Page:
Saturday, June 29, 2013

Non-Nominated Highlight - Canary Row (1949)

So I started the Non-Nominated Highlight to introduce films that are great but did not get an Oscar nomination. I haven't done very many of these because I've been too lazy to write extra about films, and many of the really great ones have been dissected to death by people that actually know what they're talking about. So so far I've only written about The Cat Piano, Oink, and What's Opera Doc. However, in this particular year there's a film that I have to write about, because it's closely tied with the history of the Best Animated Short category.

So if you've read the 1949 review, you might have noticed that there were four official nominees. However, what you may not have known as that when the nominees were announced in early 1950 there were five nominations! What happened to the fifth nominee? Well, this was the controversy I was talking about. Apparently shortly after the nominations were announced the producer actively withdrew the nomination. This was a highly unusual move. There's been plenty of times that the Academy rescinded a nomination because of eligibility issues*, but having the nominated party actually withdraw their own nomination was a highly unusual move. It happened only four times, twice times in the Best Art Direction category in 1941 and 1944, and once in the Best Motion Picture Story category in 1956. And once was of course in the Best Animated Short category. The film that got its heart ripped out? The Tweety and Sylvester film Canary Row.

*The most notorious case of a rescinded nomination was with Young Americans, the documentary that was nominated for Best Documentary Feature in 1969 only to have it declared ineligible AFTER it had WON the Oscar. It was one of a few time that somebody had to return an Oscar they thought they had won.

That bad ol putty tat Sylvester is lusting after poor Tweety again. This time he is stalking Tweety in Tweety's home in the Broken Arms Apartments. However, dogs and cats are not allowed in the apartment building, so Sylvester has to come up with other ways to sneak in. And even when he does get in he has to deal with another nemesis: Tweety's owner Granny. He comes up with many devious plans to get his hands on Tweety? Is he ever going to succeed?

The character of Granny is a pretty seminal role in the Sylvester and Tweety series, even getting to be an important character in the spinoff TV series "Sylvester and Tweety Mysteries." It's hard to imagine that there was a time when she wasn't around, but Canary Row marked her first appearance. The presence of a character that served as Tweety's owner and helping to thwart Sylvester's plans made for some quite original comedy. Indeed the scene with Granny are the highlights of this film, with amusing sequences such as hiding in a cage to ambush Sylvester. Her violent assault with an umbrella certainly belies her appearance as a sweet old granny, but that's just what makes it so funny. Unfortunately, only half of the gags involve Granny. There are some other moments such as Tweety's song in the beginning, the adorable little street monkey and Tweety's one liners, but otherwise the film is a pretty standard Sylvester and Tweety affair with lots of violent slapstick that toy with the laws of physics. There are some interesting things in the background, such as a "Drink Friz" advertisement* and the fact that you can park for 50 cents per day.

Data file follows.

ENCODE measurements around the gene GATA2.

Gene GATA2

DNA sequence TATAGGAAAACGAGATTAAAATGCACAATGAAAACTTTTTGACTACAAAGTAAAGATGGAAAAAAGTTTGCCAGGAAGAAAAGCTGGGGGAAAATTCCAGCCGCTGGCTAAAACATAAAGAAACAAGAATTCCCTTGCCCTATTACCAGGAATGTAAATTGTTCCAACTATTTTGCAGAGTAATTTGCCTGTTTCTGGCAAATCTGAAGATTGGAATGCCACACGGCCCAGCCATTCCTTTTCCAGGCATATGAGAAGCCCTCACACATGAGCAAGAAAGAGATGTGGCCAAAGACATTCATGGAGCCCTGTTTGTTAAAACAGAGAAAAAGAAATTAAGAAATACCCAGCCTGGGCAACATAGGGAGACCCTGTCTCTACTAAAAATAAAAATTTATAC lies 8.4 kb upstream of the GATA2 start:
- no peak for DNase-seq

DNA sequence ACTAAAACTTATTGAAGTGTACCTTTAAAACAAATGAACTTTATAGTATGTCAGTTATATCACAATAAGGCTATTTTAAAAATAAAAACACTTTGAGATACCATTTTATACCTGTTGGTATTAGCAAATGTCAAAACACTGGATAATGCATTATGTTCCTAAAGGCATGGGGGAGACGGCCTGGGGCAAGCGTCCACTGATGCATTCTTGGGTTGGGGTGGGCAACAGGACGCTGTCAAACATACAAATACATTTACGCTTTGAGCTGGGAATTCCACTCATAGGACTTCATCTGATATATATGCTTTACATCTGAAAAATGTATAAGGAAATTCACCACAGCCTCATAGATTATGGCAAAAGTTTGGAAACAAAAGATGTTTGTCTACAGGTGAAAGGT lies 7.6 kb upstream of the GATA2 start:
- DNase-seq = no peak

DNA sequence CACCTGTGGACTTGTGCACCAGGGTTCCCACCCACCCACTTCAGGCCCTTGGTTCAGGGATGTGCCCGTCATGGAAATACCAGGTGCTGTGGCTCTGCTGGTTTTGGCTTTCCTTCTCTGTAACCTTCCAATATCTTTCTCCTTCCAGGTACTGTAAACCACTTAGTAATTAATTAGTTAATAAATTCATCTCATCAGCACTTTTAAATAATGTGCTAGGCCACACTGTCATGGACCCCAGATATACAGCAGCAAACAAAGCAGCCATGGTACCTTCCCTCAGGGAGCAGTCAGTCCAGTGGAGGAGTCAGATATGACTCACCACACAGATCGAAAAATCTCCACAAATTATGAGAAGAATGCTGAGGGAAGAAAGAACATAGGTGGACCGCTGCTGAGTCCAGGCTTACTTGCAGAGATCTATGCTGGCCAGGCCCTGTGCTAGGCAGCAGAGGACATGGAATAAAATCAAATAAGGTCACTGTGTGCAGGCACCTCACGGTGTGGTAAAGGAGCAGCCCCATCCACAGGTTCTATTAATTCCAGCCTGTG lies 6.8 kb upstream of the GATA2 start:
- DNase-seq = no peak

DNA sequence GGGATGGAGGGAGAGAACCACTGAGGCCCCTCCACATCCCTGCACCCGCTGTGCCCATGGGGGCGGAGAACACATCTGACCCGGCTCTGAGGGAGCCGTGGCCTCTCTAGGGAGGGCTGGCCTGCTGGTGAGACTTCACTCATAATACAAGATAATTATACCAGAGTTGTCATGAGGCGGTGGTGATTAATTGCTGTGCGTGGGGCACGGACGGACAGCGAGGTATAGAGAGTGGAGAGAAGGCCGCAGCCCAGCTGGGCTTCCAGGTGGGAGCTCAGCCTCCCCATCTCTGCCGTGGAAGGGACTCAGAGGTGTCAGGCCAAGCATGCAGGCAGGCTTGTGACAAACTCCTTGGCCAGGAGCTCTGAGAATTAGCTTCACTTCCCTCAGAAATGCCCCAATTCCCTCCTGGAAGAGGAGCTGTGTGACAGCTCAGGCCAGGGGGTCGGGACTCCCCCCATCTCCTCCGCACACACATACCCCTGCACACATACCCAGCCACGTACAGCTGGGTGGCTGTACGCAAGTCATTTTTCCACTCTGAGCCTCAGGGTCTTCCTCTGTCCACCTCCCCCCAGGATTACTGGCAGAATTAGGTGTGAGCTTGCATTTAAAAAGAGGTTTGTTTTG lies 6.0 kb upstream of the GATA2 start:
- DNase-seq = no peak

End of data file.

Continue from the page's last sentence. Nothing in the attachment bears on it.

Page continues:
*Friz Freleng directed this film, but he was credited under his birth name Isadore, and even then it was with his first initials.

And as for why Canary Row was withdrawn? I can't find an official reason, but I suspect it's Edward Selzer being Edward Selzer. Edward Selzer was the head of the animation department starting in 1944 and he has the reputation of being hard-headed with no sense of humor. There have been many stories of people making films just to spite Selzer, who claims that the idea wouldn't be funny. Yet he has no qualms accepting the Oscars that his talented directors won. Well, before 1949 he had never been nominated more than once, but all of a sudden here he is with two of his films receiving nominations. Perhaps he was worried that the two films would split the vote leading to the Oscar going to some other film, so to reduce that chance he withdrew one of the nominations. Of course that is just speculation, and after all eight years later he allowed for two of his films competing in the same category*.

*1957 had both Birds Anonymous and Tabasco Road. Birds Anonymous won. Of course everybody knows that if there was justice in the world What's Opera, Doc? would be there instead.

And as for whether or not the withdrawal was the right decision, let's just say that the film that remained, For Scent-imental Reason, won the Oscar. And it wouldn't be the only Oscar that Edward Selzer would win. Stay tuned...

Meanwhile, here's there film, courtesy of Warner Bros. finally making an official YouTube channel for old Looney Tunes classics.

And here's Rainbow Dash attacking Twilight Sparkle with a soccer ball.

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